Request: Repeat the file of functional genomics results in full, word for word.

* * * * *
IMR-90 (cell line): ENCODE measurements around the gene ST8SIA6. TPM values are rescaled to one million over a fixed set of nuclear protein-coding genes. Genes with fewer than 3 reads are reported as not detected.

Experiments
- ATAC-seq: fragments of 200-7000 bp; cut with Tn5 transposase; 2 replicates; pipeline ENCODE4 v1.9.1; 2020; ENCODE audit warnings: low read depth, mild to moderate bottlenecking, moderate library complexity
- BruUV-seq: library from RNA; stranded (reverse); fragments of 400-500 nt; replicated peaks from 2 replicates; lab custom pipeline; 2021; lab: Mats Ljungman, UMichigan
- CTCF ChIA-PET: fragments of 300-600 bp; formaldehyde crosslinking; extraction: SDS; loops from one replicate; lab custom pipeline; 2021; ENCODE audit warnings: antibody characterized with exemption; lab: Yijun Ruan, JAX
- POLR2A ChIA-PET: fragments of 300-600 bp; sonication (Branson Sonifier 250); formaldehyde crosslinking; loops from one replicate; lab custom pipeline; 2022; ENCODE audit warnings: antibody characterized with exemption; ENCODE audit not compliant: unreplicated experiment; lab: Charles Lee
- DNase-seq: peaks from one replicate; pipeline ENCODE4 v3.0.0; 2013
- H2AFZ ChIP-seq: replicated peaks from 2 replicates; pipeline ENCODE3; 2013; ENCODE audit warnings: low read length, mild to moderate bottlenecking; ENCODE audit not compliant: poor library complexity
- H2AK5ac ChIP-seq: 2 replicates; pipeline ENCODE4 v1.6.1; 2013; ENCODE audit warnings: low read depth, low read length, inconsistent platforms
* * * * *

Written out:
IMR-90 (cell line): ENCODE measurements around the gene ST8SIA6. TPM values are rescaled to one million over a fixed set of nuclear protein-coding genes. Genes with fewer than 3 reads are reported as not detected.

Experiments
- ATAC-seq: fragments of 200-7000 bp; cut with Tn5 transposase; 2 replicates; pipeline ENCODE4 v1.9.1; 2020; ENCODE audit warnings: low read depth, mild to moderate bottlenecking, moderate library complexity
- BruUV-seq: library from RNA; stranded (reverse); fragments of 400-500 nt; replicated peaks from 2 replicates; lab custom pipeline; 2021; lab: Mats Ljungman, UMichigan
- CTCF ChIA-PET: fragments of 300-600 bp; formaldehyde crosslinking; extraction: SDS; loops from one replicate; lab custom pipeline; 2021; ENCODE audit warnings: antibody characterized with exemption; lab: Yijun Ruan, JAX
- POLR2A ChIA-PET: fragments of 300-600 bp; sonication (Branson Sonifier 250); formaldehyde crosslinking; loops from one replicate; lab custom pipeline; 2022; ENCODE audit warnings: antibody characterized with exemption; ENCODE audit not compliant: unreplicated experiment; lab: Charles Lee
- DNase-seq: peaks from one replicate; pipeline ENCODE4 v3.0.0; 2013
- H2AFZ ChIP-seq: replicated peaks from 2 replicates; pipeline ENCODE3; 2013; ENCODE audit warnings: low read length, mild to moderate bottlenecking; ENCODE audit not compliant: poor library complexity
- H2AK5ac ChIP-seq: 2 replicates; pipeline ENCODE4 v1.6.1; 2013; ENCODE audit warnings: low read depth, low read length, inconsistent platforms